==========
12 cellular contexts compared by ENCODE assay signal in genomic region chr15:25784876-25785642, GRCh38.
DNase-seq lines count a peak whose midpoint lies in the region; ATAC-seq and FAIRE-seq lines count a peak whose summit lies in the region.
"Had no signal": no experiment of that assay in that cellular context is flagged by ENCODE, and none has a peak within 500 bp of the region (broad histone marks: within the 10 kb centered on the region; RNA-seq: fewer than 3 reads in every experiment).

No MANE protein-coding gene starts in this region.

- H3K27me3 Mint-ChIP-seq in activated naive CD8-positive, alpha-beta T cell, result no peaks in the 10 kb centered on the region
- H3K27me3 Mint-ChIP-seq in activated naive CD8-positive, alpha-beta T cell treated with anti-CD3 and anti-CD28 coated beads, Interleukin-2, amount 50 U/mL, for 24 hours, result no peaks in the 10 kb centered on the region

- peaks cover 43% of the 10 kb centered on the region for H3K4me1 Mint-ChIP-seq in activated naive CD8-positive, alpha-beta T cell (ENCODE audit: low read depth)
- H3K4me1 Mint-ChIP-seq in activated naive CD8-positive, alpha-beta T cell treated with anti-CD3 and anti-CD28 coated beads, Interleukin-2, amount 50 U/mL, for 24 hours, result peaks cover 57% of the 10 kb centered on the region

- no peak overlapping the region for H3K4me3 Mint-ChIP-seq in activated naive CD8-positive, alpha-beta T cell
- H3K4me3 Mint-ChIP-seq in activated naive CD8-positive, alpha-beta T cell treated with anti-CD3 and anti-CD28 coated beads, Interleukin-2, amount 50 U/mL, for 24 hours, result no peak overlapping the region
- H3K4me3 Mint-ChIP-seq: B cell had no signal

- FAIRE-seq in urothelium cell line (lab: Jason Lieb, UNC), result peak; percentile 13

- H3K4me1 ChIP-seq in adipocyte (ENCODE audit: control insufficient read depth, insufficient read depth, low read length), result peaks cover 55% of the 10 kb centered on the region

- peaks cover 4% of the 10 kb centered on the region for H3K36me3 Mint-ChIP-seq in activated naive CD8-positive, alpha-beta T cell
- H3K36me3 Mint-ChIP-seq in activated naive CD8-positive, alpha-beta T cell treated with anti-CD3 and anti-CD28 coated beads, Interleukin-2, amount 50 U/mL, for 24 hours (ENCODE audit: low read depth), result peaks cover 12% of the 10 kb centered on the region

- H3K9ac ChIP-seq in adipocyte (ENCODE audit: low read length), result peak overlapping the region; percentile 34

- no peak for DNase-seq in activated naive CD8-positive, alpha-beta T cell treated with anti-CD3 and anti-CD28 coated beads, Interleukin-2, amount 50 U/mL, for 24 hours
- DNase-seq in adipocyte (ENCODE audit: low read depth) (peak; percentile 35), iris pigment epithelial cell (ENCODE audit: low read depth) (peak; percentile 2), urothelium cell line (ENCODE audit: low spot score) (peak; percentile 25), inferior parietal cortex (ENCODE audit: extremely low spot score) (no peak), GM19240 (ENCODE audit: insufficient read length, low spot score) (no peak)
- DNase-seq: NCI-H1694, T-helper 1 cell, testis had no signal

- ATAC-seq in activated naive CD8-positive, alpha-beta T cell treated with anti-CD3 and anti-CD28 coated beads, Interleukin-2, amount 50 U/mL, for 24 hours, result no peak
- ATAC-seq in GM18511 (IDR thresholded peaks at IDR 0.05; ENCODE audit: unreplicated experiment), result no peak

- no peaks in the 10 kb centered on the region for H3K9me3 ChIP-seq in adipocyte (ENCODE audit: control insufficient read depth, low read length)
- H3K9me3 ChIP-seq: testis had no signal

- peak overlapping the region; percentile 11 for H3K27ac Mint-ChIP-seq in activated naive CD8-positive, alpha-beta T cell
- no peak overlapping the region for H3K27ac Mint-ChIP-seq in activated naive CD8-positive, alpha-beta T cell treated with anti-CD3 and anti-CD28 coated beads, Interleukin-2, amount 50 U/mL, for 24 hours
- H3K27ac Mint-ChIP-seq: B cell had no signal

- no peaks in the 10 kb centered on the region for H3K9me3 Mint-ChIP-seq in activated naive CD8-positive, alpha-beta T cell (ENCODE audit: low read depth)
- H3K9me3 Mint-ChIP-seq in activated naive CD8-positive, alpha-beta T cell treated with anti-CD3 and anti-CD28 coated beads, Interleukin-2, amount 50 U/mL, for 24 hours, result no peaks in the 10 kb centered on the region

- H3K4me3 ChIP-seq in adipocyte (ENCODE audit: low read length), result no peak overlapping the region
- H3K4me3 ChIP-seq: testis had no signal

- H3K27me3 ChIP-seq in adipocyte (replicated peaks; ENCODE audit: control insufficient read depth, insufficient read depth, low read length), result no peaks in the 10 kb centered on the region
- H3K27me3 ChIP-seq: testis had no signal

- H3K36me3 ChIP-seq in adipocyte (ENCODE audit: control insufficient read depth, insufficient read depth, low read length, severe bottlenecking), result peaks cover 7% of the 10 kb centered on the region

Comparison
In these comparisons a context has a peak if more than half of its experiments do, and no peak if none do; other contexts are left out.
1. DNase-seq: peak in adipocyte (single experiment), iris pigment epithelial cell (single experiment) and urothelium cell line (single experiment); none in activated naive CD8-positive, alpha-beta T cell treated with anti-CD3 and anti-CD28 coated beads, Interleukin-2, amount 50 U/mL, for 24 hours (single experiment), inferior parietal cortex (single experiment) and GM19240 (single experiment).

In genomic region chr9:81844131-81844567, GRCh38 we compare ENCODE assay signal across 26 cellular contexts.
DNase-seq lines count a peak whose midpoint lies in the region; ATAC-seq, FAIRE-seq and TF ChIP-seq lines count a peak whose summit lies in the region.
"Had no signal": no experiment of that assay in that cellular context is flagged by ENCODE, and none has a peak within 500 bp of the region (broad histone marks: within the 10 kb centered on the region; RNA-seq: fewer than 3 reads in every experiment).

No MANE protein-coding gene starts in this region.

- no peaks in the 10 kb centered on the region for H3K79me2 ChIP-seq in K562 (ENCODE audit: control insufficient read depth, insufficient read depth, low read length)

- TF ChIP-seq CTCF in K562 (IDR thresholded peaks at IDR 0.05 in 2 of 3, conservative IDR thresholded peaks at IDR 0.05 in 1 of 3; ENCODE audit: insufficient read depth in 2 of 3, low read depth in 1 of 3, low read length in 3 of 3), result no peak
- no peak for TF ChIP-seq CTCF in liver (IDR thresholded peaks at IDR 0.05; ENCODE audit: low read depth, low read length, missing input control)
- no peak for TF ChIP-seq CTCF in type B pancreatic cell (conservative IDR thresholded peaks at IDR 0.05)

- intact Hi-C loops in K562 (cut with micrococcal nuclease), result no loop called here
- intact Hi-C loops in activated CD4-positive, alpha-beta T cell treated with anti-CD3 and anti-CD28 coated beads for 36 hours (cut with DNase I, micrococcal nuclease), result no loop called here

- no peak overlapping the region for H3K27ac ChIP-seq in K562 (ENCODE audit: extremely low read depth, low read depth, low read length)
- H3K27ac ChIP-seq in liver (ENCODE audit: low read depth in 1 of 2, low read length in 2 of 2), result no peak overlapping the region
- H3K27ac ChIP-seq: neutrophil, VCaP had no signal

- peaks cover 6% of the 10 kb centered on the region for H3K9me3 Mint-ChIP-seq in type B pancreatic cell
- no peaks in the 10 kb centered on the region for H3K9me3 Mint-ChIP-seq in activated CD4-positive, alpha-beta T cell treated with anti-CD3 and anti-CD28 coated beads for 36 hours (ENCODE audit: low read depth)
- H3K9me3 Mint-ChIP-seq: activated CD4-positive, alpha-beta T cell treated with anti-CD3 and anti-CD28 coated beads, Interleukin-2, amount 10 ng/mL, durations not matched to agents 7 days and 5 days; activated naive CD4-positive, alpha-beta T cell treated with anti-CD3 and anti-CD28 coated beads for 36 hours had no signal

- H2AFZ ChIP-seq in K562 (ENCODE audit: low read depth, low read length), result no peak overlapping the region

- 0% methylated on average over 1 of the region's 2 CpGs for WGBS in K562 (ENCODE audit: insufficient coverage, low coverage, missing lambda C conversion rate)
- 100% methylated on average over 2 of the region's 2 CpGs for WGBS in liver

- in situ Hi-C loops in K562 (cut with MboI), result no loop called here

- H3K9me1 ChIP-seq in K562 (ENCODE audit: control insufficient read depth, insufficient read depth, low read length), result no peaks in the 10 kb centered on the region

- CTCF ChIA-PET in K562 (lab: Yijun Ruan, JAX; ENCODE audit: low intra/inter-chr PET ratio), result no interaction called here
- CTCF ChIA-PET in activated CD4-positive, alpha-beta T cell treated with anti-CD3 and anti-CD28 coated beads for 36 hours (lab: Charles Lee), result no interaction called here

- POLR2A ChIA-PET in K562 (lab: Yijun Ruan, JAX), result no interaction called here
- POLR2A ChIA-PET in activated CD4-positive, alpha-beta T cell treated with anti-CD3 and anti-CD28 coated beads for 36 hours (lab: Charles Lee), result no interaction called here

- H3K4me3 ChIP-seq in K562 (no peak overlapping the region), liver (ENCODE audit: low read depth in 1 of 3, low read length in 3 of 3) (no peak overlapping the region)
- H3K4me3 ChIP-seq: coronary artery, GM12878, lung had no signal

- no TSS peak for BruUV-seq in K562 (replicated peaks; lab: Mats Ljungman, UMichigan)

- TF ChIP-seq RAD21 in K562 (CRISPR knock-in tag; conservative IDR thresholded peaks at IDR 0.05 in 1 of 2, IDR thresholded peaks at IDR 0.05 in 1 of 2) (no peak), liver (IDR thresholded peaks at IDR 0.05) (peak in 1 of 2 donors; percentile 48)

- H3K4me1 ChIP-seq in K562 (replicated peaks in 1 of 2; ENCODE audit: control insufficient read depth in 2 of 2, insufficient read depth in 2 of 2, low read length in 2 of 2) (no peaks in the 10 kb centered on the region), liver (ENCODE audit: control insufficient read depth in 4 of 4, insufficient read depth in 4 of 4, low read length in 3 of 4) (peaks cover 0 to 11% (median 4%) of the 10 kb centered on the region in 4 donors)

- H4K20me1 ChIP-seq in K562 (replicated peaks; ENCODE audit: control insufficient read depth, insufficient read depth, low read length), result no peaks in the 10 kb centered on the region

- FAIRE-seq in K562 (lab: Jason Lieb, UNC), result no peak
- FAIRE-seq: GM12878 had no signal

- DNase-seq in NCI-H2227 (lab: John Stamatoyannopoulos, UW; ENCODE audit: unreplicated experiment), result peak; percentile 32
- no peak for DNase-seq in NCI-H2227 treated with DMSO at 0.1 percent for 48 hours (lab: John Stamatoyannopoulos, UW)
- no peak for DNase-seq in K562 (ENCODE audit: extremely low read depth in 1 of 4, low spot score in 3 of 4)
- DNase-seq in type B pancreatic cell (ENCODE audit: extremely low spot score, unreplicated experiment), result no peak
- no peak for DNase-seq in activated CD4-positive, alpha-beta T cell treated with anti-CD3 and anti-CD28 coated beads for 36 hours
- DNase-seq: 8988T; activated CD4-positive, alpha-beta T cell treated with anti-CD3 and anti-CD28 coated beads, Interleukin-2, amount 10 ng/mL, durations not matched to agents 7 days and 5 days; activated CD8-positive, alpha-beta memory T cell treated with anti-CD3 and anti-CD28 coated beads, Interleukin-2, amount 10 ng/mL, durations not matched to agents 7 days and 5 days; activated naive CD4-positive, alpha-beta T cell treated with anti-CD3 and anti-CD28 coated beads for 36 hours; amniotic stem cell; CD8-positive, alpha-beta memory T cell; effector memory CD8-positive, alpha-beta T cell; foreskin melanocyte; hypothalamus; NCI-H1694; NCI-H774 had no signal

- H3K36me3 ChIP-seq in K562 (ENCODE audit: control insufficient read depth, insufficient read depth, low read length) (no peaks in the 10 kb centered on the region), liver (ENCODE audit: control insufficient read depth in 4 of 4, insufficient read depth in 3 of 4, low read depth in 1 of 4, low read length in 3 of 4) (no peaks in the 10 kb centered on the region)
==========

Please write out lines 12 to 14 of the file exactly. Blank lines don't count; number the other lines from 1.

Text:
- FAIRE-seq in urothelium cell line (lab: Jason Lieb, UNC), result peak; percentile 13

- H3K4me1 ChIP-seq in adipocyte (ENCODE audit: control insufficient read depth, insufficient read depth, low read length), result peaks cover 55% of the 10 kb centered on the region

- peaks cover 4% of the 10 kb centered on the region for H3K36me3 Mint-ChIP-seq in activated naive CD8-positive, alpha-beta T cell